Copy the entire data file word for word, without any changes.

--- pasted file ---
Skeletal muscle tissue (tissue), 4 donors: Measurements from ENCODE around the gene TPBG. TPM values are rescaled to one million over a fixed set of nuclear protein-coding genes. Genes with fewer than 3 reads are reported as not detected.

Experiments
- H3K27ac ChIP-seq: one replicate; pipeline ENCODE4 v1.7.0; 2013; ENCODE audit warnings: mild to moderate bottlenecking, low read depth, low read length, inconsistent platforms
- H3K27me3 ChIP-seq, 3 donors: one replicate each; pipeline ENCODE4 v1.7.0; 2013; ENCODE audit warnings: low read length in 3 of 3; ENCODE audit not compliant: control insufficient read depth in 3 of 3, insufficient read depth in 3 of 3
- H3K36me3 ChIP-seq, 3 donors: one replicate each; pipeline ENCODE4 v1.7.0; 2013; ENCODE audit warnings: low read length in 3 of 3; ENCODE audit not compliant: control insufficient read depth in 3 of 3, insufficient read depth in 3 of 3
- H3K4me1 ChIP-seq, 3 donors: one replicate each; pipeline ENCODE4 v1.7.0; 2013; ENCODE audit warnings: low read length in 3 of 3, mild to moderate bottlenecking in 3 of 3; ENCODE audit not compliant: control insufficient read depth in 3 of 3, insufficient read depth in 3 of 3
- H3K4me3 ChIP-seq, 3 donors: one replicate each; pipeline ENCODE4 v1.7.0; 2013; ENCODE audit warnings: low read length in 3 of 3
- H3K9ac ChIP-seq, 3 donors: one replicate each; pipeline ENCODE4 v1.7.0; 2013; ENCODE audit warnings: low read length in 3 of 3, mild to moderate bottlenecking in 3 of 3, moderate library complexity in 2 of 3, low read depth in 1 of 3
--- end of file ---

Skeletal muscle tissue (tissue), 4 donors: Measurements from ENCODE around the gene TPBG. TPM values are rescaled to one million over a fixed set of nuclear protein-coding genes. Genes with fewer than 3 reads are reported as not detected.

Experiments
- H3K27ac ChIP-seq: one replicate; pipeline ENCODE4 v1.7.0; 2013; ENCODE audit warnings: mild to moderate bottlenecking, low read depth, low read length, inconsistent platforms
- H3K27me3 ChIP-seq, 3 donors: one replicate each; pipeline ENCODE4 v1.7.0; 2013; ENCODE audit warnings: low read length in 3 of 3; ENCODE audit not compliant: control insufficient read depth in 3 of 3, insufficient read depth in 3 of 3
- H3K36me3 ChIP-seq, 3 donors: one replicate each; pipeline ENCODE4 v1.7.0; 2013; ENCODE audit warnings: low read length in 3 of 3; ENCODE audit not compliant: control insufficient read depth in 3 of 3, insufficient read depth in 3 of 3
- H3K4me1 ChIP-seq, 3 donors: one replicate each; pipeline ENCODE4 v1.7.0; 2013; ENCODE audit warnings: low read length in 3 of 3, mild to moderate bottlenecking in 3 of 3; ENCODE audit not compliant: control insufficient read depth in 3 of 3, insufficient read depth in 3 of 3
- H3K4me3 ChIP-seq, 3 donors: one replicate each; pipeline ENCODE4 v1.7.0; 2013; ENCODE audit warnings: low read length in 3 of 3
- H3K9ac ChIP-seq, 3 donors: one replicate each; pipeline ENCODE4 v1.7.0; 2013; ENCODE audit warnings: low read length in 3 of 3, mild to moderate bottlenecking in 3 of 3, moderate library complexity in 2 of 3, low read depth in 1 of 3